Dr. Loren Spice
I attended Harford Community College and Towson State University (now Towson University), both in Maryland, as an undergraduate. (I thus have experience being at universities whose initials are T*U.) My graduate studies were at the University of Chicago, under the math pirate Paul Sally. I was then a post-doctoral fellow at the University of Michigan, followed by a semester as a visiting fellow at Purdue University, and then back to the University of Michigan for a while. I joined Texas Christian University in 2009.
My interests lie in representation theory, which is a non-commutative generalisation of Fourier analysis to study functions on highly symmetric spaces. The representations that I consider are complex representations of groups over the p-adic numbers, a different kind of number system created to allow one to apply analytic techniques to number-theoretic questions. An improv comedy group once made the mistake of asking me what my job was, and then struggled heroically to build a skit around the idea of harmonic analysis. My mother just memorised the word supercuspidal.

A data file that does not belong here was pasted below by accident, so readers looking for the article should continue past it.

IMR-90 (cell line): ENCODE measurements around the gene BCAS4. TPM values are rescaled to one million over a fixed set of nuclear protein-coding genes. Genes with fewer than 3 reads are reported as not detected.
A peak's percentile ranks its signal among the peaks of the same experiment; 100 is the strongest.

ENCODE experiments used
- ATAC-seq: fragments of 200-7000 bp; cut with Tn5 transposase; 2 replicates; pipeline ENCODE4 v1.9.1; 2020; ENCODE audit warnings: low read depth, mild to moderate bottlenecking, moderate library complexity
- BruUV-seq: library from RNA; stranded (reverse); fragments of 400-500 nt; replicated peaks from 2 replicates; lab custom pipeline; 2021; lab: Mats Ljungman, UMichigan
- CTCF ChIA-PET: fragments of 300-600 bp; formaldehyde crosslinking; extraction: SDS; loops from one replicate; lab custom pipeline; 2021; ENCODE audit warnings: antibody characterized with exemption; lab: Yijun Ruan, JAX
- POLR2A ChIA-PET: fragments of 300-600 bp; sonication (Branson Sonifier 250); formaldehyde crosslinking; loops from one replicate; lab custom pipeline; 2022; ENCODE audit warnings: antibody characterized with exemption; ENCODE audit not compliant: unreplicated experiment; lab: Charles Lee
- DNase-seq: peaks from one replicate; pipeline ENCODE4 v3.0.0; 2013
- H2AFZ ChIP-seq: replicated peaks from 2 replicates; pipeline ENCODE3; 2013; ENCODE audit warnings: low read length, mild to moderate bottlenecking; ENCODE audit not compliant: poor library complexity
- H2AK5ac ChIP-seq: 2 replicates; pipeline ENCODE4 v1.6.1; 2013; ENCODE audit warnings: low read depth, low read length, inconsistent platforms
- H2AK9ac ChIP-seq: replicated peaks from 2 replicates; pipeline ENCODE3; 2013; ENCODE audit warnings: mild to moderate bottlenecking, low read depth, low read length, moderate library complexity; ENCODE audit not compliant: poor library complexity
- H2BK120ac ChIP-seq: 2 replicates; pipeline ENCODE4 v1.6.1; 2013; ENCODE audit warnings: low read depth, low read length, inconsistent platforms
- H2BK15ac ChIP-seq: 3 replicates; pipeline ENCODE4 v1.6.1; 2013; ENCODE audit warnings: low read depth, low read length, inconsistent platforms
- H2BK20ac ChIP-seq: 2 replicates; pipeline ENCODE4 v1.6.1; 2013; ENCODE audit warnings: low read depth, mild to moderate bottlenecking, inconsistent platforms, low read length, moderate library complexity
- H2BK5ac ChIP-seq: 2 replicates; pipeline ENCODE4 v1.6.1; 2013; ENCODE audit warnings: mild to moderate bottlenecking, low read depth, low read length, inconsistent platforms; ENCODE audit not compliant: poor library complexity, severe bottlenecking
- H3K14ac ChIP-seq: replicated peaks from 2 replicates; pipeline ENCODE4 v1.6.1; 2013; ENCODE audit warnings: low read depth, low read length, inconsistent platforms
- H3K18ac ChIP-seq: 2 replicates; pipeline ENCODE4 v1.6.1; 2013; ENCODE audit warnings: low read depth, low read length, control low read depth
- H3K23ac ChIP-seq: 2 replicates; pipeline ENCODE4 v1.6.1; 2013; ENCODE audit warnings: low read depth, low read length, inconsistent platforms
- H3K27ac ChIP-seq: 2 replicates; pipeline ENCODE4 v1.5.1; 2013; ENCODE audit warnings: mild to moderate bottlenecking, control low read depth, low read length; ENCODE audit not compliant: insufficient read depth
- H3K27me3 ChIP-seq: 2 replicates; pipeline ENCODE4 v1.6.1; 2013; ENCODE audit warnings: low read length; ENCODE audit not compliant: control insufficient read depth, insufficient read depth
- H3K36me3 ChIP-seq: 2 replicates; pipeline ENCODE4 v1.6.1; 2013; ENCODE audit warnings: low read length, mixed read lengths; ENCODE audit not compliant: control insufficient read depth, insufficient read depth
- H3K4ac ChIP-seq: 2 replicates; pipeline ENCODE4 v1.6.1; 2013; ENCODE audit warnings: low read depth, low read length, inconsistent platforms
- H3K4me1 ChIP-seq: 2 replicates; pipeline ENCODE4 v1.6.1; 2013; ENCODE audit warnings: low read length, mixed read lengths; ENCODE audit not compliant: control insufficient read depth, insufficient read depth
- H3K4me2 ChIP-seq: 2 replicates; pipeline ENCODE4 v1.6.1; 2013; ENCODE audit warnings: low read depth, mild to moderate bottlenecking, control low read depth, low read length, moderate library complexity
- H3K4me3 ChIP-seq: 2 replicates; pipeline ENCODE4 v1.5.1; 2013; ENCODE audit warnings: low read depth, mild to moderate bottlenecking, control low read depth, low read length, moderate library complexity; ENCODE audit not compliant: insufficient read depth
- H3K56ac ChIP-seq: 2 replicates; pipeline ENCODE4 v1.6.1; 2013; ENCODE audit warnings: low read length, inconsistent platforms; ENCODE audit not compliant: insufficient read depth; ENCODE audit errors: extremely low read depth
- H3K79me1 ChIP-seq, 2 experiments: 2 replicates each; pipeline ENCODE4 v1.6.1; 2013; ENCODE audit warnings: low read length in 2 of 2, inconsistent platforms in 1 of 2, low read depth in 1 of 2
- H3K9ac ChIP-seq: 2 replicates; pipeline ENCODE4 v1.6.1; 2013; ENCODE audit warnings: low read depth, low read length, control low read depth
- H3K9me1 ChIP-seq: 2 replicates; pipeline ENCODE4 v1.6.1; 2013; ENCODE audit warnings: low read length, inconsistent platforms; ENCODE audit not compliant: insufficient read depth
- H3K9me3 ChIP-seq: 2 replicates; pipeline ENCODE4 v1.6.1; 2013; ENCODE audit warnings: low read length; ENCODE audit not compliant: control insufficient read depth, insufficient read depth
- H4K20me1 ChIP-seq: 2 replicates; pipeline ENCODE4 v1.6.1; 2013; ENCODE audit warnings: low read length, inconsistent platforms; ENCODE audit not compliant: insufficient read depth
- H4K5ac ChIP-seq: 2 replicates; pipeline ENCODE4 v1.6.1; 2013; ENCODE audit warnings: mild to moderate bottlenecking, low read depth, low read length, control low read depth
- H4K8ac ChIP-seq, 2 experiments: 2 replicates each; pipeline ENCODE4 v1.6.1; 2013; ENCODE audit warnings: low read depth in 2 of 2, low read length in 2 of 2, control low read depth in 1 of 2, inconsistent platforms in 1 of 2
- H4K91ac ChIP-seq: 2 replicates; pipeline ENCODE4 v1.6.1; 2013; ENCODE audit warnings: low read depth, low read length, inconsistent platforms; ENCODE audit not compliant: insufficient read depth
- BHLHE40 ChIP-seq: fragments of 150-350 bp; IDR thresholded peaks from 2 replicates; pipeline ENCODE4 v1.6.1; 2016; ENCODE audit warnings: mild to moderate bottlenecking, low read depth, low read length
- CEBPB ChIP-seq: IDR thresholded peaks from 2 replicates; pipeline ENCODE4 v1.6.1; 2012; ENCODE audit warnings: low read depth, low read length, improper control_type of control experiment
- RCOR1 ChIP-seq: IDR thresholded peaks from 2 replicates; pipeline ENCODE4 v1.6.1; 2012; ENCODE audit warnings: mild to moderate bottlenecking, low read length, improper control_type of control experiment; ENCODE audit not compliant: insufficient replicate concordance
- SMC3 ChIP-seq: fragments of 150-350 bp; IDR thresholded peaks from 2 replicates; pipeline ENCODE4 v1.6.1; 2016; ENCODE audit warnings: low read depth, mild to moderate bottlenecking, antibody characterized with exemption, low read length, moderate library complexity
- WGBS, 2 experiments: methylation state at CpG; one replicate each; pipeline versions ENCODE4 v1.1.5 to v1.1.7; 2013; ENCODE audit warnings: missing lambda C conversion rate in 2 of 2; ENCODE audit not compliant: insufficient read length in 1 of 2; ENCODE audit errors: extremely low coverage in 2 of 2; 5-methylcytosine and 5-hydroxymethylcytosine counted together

I am also interested in outreach, especially related to math education, and have studied the formation of vertical collaborations between pre- and in-service teachers in joint work with Dr. Sarah Quebec Fuentes in the College of Education.
One of the most wonderful things about teaching is that there’s always something new for me to learn; I have taught Calculuses (calculi?) of many kinds, Discrete Mathematics I and II, and several of our education classes for mathematics majors, and, each time I go into one of these courses, I look forward to picking up some new example or perspective.